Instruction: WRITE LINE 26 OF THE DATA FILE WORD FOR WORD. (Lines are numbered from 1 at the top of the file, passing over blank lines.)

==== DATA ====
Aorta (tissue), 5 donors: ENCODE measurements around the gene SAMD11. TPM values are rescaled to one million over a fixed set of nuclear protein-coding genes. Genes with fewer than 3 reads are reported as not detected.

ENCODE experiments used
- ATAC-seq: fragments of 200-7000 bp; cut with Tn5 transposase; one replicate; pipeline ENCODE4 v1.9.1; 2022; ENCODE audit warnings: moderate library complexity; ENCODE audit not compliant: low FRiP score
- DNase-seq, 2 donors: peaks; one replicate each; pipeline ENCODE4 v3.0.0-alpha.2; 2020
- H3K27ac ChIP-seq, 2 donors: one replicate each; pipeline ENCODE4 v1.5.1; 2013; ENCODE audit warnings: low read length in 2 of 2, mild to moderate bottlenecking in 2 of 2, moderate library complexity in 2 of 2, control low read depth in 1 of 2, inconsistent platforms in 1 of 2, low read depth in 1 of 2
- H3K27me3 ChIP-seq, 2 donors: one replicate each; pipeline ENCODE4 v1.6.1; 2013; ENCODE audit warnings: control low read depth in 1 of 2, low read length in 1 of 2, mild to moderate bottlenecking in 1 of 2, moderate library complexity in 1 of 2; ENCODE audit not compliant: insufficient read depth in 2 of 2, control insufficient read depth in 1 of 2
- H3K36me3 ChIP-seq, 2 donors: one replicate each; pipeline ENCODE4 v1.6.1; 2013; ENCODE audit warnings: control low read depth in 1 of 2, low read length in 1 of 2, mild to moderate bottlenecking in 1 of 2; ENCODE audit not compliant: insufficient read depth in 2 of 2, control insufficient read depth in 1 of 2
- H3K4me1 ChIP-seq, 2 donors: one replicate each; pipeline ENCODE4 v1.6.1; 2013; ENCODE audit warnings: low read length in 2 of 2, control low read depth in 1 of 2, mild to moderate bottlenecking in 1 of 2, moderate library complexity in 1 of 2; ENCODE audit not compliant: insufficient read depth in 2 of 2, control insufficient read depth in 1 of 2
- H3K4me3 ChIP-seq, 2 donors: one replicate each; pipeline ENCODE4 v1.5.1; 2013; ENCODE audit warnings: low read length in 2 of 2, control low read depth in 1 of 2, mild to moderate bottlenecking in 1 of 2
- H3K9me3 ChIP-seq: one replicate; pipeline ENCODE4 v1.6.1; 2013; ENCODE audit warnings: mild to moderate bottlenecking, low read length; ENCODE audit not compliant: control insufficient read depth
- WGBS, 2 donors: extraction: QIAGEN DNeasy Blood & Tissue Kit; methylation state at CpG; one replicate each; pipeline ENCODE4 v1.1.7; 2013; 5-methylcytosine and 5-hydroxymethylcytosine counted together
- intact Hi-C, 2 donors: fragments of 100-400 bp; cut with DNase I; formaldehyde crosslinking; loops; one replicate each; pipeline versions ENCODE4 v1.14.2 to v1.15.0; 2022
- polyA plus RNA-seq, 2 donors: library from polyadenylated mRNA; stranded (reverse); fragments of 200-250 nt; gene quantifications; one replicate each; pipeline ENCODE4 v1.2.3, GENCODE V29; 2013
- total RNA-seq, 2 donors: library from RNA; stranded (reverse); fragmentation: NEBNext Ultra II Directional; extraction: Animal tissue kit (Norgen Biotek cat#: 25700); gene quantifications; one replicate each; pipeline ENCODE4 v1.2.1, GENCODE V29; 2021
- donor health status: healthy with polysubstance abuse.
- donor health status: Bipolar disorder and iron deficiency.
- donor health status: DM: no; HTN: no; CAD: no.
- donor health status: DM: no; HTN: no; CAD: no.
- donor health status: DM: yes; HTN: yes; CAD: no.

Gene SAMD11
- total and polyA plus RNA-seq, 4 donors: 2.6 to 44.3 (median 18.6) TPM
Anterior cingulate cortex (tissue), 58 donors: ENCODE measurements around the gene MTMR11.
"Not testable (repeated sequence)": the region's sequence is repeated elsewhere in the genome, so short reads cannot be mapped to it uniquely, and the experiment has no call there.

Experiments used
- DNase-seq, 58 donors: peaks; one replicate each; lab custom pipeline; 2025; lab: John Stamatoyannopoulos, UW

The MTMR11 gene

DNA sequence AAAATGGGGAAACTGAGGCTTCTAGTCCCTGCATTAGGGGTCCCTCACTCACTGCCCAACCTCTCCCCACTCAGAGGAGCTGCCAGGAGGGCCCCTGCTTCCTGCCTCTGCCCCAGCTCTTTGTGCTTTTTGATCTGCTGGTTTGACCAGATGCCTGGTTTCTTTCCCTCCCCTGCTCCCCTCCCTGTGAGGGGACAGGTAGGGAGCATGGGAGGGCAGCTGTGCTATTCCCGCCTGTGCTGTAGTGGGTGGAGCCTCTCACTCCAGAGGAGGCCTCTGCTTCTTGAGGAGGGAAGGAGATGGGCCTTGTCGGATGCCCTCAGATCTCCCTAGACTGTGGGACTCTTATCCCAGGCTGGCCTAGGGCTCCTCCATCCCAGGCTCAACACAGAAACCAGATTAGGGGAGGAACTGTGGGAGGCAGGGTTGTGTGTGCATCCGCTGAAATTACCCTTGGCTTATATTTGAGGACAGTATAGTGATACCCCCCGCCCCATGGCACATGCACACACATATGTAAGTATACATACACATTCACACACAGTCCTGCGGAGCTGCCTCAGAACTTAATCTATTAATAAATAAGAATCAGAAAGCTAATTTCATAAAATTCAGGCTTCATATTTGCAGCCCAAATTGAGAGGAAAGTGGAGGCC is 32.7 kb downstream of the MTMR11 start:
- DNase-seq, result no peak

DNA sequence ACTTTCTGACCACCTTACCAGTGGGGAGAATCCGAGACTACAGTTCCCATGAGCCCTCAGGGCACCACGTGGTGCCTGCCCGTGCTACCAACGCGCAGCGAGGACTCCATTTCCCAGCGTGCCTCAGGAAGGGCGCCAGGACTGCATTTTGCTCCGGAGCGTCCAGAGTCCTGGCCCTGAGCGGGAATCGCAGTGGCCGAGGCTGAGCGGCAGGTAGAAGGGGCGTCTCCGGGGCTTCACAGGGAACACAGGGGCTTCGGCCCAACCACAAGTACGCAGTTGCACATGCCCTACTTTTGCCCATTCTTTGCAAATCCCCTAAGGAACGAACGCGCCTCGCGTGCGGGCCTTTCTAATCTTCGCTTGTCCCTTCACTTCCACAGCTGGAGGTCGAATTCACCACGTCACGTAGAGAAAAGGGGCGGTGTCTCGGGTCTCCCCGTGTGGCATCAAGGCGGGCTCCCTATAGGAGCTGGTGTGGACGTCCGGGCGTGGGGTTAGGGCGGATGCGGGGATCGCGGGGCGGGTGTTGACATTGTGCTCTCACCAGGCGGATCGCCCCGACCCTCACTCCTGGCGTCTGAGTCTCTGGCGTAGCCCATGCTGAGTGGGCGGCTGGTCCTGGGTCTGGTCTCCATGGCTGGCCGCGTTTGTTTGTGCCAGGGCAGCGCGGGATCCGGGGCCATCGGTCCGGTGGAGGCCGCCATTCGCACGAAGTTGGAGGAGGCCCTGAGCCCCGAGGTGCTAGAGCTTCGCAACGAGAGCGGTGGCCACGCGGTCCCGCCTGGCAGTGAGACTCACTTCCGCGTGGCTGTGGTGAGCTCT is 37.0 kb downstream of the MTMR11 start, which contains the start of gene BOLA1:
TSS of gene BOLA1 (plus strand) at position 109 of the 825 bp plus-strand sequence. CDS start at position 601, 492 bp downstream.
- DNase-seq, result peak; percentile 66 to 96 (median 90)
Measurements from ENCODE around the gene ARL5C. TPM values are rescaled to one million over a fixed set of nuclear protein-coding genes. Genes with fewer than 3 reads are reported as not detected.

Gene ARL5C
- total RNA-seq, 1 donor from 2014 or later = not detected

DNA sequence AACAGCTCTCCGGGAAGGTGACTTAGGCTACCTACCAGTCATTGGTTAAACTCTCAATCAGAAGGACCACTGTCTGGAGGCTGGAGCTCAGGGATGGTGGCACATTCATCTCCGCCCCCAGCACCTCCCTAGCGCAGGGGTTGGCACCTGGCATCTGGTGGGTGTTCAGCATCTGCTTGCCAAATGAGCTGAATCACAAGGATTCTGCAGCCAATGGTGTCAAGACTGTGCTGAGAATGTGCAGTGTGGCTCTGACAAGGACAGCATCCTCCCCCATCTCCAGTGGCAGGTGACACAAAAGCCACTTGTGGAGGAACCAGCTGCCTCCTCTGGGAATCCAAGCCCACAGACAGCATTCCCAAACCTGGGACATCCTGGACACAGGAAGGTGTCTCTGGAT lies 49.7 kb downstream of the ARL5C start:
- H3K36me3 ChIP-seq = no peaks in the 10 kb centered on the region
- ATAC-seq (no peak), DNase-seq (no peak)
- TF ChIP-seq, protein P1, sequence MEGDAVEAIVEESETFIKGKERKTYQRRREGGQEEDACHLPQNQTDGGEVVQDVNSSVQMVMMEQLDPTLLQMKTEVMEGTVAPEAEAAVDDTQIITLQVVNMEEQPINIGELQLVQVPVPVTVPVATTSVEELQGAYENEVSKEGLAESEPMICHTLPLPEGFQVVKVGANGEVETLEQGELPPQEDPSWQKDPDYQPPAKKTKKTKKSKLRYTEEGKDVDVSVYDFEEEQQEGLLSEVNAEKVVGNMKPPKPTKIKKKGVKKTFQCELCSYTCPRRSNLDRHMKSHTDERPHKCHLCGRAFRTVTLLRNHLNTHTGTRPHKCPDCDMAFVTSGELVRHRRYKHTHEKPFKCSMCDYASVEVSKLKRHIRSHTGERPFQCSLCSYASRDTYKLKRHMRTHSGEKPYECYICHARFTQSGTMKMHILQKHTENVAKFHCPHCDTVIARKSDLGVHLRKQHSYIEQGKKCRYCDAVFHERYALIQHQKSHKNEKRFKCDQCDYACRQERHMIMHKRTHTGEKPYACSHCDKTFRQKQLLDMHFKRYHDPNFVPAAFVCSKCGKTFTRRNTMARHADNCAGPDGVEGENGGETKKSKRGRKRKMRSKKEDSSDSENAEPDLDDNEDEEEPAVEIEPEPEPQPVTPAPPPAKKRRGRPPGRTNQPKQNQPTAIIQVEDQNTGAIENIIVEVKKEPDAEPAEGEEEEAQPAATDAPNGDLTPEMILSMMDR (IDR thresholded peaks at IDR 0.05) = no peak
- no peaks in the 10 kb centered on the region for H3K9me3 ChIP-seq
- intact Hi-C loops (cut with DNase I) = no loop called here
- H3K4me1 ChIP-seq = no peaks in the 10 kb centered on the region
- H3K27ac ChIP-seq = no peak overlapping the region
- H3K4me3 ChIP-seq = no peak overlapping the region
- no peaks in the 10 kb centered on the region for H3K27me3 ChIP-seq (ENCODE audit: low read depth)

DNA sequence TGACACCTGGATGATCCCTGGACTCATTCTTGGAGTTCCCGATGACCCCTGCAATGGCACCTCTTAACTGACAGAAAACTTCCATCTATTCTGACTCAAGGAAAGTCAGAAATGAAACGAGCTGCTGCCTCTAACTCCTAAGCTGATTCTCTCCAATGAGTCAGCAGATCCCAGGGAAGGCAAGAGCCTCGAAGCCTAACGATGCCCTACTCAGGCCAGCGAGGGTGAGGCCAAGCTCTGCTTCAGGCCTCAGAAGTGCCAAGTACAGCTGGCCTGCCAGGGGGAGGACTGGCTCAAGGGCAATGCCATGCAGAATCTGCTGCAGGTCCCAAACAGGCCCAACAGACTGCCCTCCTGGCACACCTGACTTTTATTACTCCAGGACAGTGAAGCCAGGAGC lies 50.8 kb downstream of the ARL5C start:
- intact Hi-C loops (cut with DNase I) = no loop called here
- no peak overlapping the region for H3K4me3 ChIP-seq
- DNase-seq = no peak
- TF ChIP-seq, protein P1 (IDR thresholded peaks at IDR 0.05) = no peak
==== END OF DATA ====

The MTMR11 gene